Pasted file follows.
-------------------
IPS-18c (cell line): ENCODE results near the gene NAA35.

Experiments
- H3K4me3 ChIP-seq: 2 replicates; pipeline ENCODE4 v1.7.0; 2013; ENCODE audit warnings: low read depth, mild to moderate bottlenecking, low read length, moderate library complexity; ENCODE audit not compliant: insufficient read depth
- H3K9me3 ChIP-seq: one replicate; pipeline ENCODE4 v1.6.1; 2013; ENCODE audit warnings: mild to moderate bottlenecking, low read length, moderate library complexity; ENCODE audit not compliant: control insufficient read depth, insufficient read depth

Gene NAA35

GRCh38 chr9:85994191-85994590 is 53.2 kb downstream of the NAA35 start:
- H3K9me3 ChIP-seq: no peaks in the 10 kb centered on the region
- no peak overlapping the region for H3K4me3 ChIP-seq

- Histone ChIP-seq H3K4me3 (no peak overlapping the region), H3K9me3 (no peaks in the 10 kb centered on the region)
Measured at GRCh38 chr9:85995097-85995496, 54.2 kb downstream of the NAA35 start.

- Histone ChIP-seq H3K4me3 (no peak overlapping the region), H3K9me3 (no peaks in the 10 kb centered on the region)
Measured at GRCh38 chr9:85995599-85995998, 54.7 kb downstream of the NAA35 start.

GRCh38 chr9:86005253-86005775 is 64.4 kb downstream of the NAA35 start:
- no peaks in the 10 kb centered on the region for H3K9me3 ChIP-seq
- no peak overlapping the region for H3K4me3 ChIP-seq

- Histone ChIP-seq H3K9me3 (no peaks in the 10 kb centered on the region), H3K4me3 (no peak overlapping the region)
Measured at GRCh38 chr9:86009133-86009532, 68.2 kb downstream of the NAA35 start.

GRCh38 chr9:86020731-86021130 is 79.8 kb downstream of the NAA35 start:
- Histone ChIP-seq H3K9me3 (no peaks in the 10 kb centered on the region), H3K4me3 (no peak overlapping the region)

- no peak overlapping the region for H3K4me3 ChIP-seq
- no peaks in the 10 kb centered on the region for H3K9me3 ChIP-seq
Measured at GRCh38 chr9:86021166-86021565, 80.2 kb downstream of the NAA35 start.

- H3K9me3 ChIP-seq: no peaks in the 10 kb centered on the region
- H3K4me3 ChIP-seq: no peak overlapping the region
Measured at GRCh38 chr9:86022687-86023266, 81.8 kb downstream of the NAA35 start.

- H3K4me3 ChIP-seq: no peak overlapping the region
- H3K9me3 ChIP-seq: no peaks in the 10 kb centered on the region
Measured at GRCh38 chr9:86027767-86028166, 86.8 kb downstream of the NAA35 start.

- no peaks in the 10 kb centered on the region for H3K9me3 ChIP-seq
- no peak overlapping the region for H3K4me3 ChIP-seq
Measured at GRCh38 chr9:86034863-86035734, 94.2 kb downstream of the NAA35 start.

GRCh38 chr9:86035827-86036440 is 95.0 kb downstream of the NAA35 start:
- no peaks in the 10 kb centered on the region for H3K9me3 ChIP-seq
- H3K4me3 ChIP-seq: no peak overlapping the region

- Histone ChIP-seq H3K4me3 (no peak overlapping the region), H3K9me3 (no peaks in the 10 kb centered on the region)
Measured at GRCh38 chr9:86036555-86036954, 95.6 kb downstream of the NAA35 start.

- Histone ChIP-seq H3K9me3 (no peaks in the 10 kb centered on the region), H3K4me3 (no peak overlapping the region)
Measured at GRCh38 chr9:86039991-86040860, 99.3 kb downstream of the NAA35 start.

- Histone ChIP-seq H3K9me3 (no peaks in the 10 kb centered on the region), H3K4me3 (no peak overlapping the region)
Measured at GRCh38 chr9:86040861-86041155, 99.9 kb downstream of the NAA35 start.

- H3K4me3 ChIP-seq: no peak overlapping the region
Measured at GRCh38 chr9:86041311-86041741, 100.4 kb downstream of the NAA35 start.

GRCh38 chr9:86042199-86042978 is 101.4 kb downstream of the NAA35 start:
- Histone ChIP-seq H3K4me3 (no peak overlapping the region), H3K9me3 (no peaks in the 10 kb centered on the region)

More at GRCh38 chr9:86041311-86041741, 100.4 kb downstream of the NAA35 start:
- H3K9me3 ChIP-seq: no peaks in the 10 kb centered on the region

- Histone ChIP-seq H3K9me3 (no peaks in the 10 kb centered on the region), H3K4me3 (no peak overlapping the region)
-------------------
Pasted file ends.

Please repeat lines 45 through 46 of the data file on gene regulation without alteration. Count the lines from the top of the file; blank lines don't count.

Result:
More at GRCh38 chr9:86041311-86041741, 100.4 kb downstream of the NAA35 start:
- H3K9me3 ChIP-seq: no peaks in the 10 kb centered on the region